It's a little tricky manuvering the sway bar around the steering rack, and so for an additional 4 bolts I simply dropped the sway bar separately, I also dropped the transfer case drive shaft to the front diff in the process, found it gave me more room to clean up the oil pan (Also just 8 bolts).

Since my gasket was toast, there were pieces that fell into the oil pan upon removal, take your time and get all of it out of the pan before your oil pump sucks some rubber into it and you got a bigger project on your hand.

I also read for the oil pan bolt torque specs are 8nm with a 90 degree rotation, I did a cross cross pattern on the torque and then a star pattern for the 90 degrees and everything has been holding plum. This way was WAY faster than dropping CVs and Dif, but you sacrifice a degree of accessibility and mobility of the pan with all that drivetrain still attached. Take your time aligning your gasket with the oil pan, no better way to snap a aluminum bolt than getting it in the hole wrong.

Also, spend the money to buy or rent a engine cross bar support, if you try to use an engine hoist you'll want to break something with how the hoist will be in your way.

Might be a little redundant, but don't forget to drop the 3 steel torx bolts from the bell housing side when dropping your pan, I forgot and had a close scare when my pan wasn't lowering.
UPDATE: So I'm about 60% into the disassembly and referencing this thread has helped a lot.

Couple of things that stood out to me.

1. The coolant pipe's 3rd bolt was very tricky and most time consuming to figure out. I used a 4ft extension with a swivel on a 1/4" ratchet to go in at an angle from the top and across the engine . I also removed the drive belt to get closer to the block for a better angle of attack. I'm not sure how I will be reinstalling.

2. The power steering bracket that cross over the sway bar is impossible to remove from the subframe without dropping the frame first, so you have to remove the 3 bolts that hold the power steering line and keep the bracket on the frame. You can see it in one of the pictures here.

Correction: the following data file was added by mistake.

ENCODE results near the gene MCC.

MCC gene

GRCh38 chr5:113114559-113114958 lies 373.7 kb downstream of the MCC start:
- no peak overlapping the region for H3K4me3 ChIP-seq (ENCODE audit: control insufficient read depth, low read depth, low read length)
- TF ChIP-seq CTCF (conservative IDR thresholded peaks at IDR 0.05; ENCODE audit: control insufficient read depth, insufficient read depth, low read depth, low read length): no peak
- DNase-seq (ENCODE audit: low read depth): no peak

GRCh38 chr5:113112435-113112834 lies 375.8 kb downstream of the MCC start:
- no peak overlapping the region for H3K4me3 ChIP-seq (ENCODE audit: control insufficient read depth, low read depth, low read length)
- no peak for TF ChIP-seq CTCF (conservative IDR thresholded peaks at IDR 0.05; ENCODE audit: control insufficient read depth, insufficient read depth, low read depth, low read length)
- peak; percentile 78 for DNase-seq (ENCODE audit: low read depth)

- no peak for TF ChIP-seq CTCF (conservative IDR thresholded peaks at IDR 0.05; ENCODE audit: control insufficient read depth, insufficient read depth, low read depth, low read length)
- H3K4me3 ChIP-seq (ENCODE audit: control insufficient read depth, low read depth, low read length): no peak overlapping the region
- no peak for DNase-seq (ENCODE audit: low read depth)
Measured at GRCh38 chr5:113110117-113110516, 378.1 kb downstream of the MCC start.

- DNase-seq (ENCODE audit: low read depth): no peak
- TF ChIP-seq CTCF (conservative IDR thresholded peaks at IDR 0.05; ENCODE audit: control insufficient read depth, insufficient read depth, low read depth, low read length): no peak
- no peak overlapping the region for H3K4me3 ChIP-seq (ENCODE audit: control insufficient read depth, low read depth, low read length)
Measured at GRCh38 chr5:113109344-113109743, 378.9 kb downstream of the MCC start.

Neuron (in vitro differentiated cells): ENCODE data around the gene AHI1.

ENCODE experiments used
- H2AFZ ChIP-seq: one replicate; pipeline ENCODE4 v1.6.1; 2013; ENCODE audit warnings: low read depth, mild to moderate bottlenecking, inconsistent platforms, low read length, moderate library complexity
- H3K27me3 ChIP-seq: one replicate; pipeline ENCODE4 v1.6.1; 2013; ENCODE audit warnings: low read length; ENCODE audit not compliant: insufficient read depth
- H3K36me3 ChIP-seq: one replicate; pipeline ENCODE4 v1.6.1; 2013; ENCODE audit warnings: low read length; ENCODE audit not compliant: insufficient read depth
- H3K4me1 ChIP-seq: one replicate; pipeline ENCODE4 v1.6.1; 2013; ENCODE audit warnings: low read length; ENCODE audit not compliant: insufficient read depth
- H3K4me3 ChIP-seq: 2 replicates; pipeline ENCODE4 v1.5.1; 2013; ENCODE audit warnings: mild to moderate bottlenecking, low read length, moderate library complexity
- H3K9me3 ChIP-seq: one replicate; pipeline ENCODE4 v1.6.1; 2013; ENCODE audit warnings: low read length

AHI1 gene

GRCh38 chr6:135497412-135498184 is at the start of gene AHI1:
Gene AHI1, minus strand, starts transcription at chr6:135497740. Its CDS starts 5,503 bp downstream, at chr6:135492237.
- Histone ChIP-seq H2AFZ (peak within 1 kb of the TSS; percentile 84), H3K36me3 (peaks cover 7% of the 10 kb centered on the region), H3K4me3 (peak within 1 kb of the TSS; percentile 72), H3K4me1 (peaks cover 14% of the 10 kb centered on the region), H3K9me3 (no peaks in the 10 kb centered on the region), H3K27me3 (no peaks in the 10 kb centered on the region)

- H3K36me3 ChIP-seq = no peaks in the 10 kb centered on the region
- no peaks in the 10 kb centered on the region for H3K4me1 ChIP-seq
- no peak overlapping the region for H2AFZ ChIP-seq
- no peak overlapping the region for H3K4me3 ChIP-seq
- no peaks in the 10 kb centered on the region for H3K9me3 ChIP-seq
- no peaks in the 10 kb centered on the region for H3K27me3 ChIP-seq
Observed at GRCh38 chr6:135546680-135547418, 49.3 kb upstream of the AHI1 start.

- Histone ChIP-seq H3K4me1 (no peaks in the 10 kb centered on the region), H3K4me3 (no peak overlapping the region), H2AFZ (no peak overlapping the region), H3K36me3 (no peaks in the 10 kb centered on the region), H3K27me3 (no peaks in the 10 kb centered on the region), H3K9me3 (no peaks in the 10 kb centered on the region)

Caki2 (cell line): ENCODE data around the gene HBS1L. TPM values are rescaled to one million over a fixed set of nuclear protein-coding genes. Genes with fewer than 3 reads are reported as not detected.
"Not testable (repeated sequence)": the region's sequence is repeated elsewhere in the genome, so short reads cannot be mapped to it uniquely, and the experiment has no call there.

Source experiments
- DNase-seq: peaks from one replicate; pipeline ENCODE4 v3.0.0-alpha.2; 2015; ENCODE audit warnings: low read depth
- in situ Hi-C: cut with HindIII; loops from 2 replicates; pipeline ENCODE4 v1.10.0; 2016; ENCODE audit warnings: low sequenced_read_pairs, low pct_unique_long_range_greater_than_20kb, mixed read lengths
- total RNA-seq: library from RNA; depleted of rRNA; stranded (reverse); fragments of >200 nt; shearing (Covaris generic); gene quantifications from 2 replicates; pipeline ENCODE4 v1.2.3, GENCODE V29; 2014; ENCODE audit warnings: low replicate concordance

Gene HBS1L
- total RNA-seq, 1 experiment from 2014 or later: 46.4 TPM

3. I've been reading and seeing people mention the 3 extra bolts in the bell housing and it appears they're not included with the oil pan bolt kit, so you have to get them separately.

Last edited by Hayk90; 09-01-2020 at 09:00 PM..
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      09-18-2020, 12:40 AM   #8
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Okay so after finally reinstalling the subframe and being 90% complete with this nightmare, I wanted to share my experience with this job.

I started on August 31st and have been working on it for about two days per week. In total Iíve put in about 6 days of work (not entire days but about 6-8hrs each). Worked alone and took my time.

I HIGHLY recommend you remove the front differential. I thought I would save a lot of time by following this threadís suggestion but it was a huge mistake.

Having the diff connected with the pan made for a very awkward and difficult job. Removing the pan was very sketchy as the pan has a lip at the transmission side so it doesnít lower evenly when you release the jack. Also not being able to fully remove the pan makes cleaning it very uncomfortable, especially if dirt falls from the engine block into the pan.

There is way too much room for issues. I also damaged the oil level sensor when it must have contacted the pickup tube on the way down. Luckily the damage was minimal and I found a used replacement to salvage my original one. But it made for a very tricky cleanup, as I had to wipe off all the oil inside the pan and make sure no pieces of plastic and dirt were still inside.

When raising the pan, the added weight of the diff and the large floor jack made positing the gasket and lining up the holes a huge chore. The pan sit at an angle so the gasket wants to slide when you raise the pan. I tried zip ties but they pull the gasket too far off center. In the end it was a lot of wiggling and pushing and pulling that finally lined up enough holes for me to start threading the bolts by hand.

Next is the bolt situation. With all that crap in the way, youíre gonna be struggling reinstalling the bolts and being careful not to cross thread them while using wobble extensions.

The amount of time that I wasted dealing with the diff made for such a horrible experience, I will always remove it if I ever have to do this again. Pulling the CV axles and the diff only takes a few more steps, so why skip it?

The only thing that I do recommend keep in place is the steering rack. There is no need to disconnect it. You can also keep the brakes in place, I donít think it was necessary to remove them. I think the other guide removed the brakes because the OP kept the CV shafts attached to the knuckles when he pulled them out. I wouldíve pulled the CV shafts out of the knuckles and the diff.